"We just have to keep that
competitive mentality," Bakich
said. "That's where I've seen an
adjustment in the way these guys
approach the game, we're doing
a much better job of competing
every time we step into the box
and step on the mound. We just
want to keep that going as long as
we possibly can."

Juniors fill in for
injured starters
down the stretch
By BRAD WHIPPLE
Daily Sports Writer
With just 10 days left in the reg-
ular season, one would think inju-
ries to two starters would put the
Michigan baseball team at a disad-
vantage.
Not quite - just look at right
fielder Kevin White and designated
hitter Dominic Jamett.
The juniors had waited all sea-
son for the opportunity to get off
the bench and onto the field. Now
that they have one, they've been
makingthe most of it.
"Those guys have been work-
ing hard," said Michigan coach
Erik Bakich, "and they deserve a
chance."
Before the April 25 game against
Nebraska,junior firstbaseman Kyle
Jusick was taking batting practice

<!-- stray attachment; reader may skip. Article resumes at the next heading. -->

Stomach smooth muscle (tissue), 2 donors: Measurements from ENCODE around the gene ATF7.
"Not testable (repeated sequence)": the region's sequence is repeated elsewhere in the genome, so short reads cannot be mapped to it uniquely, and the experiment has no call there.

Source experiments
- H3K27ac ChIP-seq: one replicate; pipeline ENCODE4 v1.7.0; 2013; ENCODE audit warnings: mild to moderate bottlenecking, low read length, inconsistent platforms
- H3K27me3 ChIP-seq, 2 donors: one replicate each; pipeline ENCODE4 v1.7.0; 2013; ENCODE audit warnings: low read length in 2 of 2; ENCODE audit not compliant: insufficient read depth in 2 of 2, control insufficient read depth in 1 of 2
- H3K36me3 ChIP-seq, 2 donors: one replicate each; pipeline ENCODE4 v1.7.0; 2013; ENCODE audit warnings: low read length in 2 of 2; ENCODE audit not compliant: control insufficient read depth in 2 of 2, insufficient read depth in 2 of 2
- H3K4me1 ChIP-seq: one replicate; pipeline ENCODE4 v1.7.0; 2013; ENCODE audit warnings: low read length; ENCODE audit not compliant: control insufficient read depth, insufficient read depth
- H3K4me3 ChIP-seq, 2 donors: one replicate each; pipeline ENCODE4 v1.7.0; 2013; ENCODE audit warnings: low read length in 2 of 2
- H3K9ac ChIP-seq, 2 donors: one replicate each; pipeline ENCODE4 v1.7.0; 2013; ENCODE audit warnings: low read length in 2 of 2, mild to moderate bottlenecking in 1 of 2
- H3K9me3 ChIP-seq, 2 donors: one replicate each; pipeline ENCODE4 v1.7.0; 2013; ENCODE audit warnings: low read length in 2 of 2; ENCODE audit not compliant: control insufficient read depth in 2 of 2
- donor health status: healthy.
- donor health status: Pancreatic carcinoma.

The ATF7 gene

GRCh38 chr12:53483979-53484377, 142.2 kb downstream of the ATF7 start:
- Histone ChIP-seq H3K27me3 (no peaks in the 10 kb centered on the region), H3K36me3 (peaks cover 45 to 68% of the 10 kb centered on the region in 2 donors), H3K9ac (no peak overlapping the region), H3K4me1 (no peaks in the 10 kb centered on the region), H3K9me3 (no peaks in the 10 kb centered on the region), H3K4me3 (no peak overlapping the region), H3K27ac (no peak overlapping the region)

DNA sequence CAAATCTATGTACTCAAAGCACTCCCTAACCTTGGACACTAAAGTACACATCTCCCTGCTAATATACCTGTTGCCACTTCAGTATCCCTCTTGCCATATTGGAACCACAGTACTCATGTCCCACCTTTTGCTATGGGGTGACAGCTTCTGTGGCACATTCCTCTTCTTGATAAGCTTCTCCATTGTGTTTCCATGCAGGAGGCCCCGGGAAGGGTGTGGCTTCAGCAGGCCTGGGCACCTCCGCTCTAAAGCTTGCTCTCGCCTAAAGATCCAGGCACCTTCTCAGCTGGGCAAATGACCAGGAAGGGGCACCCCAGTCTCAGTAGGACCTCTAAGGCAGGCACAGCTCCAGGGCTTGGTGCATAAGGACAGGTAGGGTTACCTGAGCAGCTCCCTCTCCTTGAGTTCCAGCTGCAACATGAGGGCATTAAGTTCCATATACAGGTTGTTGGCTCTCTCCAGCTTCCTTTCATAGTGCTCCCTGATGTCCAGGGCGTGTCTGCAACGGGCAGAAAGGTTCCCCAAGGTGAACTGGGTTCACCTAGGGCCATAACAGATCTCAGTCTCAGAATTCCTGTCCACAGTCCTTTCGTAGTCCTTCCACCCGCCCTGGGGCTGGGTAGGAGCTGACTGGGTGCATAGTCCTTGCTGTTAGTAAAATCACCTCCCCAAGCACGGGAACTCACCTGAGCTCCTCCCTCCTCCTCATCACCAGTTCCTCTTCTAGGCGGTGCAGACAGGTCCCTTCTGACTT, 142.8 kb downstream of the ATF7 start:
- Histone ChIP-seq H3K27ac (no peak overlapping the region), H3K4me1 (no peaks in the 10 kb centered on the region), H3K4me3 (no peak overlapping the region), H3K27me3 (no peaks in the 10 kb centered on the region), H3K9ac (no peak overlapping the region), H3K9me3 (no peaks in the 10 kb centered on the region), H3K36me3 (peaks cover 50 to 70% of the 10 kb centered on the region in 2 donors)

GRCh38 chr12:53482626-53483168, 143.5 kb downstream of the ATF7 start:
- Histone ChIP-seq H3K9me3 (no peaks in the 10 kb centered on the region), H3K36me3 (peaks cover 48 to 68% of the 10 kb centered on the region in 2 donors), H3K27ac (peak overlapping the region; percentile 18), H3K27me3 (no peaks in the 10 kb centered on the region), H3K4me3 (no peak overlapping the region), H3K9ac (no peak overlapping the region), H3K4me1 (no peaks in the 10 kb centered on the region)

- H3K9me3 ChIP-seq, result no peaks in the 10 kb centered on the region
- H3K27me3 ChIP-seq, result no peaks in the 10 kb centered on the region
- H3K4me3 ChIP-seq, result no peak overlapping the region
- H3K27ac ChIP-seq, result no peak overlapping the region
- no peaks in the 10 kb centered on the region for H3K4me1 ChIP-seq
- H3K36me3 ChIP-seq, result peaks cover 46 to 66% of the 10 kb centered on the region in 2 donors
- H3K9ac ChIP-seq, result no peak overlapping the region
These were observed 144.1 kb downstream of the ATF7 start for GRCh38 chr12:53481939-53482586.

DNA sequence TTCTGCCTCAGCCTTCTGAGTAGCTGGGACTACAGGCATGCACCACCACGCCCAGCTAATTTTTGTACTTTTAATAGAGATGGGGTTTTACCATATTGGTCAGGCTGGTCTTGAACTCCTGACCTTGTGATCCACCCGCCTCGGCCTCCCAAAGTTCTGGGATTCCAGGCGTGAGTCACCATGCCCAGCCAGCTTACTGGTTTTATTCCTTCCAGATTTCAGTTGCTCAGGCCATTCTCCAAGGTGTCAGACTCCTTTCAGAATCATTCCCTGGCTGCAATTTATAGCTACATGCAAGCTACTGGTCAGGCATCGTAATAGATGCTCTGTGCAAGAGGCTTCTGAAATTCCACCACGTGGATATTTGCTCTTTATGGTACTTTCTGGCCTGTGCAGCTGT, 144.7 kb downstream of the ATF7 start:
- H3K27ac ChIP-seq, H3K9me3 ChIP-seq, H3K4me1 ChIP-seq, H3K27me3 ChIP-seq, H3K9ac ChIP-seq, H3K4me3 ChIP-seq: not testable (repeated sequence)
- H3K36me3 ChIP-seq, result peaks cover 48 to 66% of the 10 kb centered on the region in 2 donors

when he suffered an oblique strain
in his back, causing him to miss the
entire series.
A week later, in the series opener
against Northwestern, left fielder
Jackson Lamb tried to make a div-
ing catch on a line drive but instead
missed the ball and aggravated a
muscle in his back - the same mus-
cle that proved to be troublesome
for the freshman in the first few
weeks of the year.
White and Jamett filled the
two open spots in Saturday's game
against the Wildcats and have held
onto them, hitting safely in every
game since.

"Kevin hasn't played consistent-
ly and is a guy who has been wait-
ing patiently," said Bakich. "There
have been other outfielders ahead
of him, but he has stepped up and
said 'I'm the guy.' We've battled
consistency issues all year, so
maybe now it's his turn to see what
he can do over a consistent period."
Saturday was White's first start
since March 9 and Jamett's first
of the season. In the first inning,
Michigan (11-10 Big Ten, 24-25-1
overall) posted nine runs en route
to an 18-6 win. As part of the explo-
sive timing, the pair contributed
two singles. Later in the seventh
inning, White also bombed his first
home run of the season to left field.
The two juniors' ability to drive
in runs and contribute quality at-
bats put them back on the field to